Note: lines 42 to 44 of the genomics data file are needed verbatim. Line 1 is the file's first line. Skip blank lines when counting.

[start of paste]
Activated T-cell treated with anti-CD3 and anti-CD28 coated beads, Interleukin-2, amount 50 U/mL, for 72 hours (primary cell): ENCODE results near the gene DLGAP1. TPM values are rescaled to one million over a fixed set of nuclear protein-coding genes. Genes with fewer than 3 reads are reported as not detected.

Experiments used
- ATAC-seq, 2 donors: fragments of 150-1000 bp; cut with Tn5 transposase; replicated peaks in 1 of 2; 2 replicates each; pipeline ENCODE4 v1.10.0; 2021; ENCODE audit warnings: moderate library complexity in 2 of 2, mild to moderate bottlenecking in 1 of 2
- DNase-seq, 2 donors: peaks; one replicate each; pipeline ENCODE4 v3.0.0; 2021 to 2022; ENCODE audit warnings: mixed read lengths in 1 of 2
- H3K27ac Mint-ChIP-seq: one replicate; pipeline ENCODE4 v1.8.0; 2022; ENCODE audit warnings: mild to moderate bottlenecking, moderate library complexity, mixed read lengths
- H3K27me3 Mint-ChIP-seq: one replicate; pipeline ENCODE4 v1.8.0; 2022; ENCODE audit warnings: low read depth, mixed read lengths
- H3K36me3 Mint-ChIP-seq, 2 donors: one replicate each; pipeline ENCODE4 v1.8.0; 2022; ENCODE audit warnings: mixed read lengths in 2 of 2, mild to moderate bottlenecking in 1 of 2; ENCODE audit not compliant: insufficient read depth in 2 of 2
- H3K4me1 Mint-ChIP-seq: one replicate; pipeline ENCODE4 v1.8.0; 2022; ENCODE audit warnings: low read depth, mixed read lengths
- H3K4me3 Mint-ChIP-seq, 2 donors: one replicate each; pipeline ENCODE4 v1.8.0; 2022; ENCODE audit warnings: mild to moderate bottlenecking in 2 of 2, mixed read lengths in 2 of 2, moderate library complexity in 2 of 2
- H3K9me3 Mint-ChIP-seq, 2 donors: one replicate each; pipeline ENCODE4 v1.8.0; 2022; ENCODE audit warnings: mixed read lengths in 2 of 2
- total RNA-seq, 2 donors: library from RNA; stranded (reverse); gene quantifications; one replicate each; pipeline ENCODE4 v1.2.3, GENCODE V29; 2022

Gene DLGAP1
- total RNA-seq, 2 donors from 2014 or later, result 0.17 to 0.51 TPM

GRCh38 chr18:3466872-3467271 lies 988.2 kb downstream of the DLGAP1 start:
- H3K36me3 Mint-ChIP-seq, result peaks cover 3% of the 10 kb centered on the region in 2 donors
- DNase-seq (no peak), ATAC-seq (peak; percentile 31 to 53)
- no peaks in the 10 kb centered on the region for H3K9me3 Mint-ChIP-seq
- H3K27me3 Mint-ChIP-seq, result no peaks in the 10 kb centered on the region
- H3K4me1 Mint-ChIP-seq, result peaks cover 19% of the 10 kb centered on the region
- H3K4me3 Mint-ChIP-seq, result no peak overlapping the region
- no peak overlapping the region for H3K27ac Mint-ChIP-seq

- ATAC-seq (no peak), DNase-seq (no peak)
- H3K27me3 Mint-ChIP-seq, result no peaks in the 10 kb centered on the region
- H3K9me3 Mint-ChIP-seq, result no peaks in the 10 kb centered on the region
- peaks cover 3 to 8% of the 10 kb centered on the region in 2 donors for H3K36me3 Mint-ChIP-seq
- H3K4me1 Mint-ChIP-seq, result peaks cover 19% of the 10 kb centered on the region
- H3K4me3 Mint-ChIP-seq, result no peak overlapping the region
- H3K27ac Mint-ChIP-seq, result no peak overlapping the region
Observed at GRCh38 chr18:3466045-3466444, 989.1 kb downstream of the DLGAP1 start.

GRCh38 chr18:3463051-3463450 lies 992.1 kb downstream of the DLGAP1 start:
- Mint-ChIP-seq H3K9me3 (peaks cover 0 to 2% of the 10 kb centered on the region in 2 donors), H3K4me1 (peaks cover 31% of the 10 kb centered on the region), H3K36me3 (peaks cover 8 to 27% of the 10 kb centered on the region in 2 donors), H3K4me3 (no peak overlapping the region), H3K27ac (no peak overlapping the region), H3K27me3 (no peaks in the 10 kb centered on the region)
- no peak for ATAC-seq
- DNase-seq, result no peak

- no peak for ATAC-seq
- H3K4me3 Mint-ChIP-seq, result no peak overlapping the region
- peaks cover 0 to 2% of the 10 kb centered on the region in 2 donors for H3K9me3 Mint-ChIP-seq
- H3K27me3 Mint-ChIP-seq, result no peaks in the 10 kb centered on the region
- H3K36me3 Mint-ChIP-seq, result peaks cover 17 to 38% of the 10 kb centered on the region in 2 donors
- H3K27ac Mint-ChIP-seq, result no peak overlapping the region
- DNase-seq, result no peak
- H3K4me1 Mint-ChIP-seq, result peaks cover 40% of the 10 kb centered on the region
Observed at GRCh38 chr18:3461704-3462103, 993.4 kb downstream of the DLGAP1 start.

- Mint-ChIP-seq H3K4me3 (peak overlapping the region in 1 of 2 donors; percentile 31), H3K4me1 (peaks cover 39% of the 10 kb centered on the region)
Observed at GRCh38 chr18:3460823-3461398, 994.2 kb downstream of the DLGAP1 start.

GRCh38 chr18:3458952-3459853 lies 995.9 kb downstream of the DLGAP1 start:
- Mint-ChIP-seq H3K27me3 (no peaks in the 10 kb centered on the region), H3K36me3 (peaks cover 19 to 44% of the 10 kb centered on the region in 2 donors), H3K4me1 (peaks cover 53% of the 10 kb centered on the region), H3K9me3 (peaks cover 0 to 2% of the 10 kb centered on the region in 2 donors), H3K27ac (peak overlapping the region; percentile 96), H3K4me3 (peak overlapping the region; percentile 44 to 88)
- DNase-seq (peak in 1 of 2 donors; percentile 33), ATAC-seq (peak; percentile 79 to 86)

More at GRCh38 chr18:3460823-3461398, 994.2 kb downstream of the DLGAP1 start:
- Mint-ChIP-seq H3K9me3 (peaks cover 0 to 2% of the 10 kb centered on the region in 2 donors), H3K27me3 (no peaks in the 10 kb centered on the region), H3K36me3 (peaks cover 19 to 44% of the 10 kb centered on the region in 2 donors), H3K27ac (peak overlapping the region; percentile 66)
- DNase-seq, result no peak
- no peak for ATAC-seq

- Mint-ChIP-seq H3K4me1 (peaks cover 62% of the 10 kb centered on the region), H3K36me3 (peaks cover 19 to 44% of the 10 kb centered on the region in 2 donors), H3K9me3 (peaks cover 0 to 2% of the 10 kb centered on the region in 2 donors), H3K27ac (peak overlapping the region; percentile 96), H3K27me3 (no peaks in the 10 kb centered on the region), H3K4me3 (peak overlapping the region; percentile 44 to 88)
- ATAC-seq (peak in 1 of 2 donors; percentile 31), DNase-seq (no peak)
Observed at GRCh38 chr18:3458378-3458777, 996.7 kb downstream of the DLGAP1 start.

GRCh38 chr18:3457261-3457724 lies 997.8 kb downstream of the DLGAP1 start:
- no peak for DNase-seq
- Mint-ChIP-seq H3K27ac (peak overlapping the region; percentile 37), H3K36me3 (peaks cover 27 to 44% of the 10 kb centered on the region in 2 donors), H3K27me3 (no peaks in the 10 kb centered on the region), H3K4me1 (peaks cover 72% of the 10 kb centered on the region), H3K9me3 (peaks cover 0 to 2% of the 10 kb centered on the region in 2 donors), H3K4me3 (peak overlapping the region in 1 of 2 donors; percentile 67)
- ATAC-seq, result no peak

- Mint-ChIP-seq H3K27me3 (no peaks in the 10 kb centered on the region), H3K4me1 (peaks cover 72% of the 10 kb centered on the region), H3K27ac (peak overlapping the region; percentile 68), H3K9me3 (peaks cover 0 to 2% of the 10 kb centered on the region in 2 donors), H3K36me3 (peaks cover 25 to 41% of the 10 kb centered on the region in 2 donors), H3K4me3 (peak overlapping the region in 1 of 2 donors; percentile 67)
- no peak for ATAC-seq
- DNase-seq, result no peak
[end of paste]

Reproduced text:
Observed at GRCh38 chr18:3461704-3462103, 993.4 kb downstream of the DLGAP1 start.

- Mint-ChIP-seq H3K4me3 (peak overlapping the region in 1 of 2 donors; percentile 31), H3K4me1 (peaks cover 39% of the 10 kb centered on the region)
Observed at GRCh38 chr18:3460823-3461398, 994.2 kb downstream of the DLGAP1 start.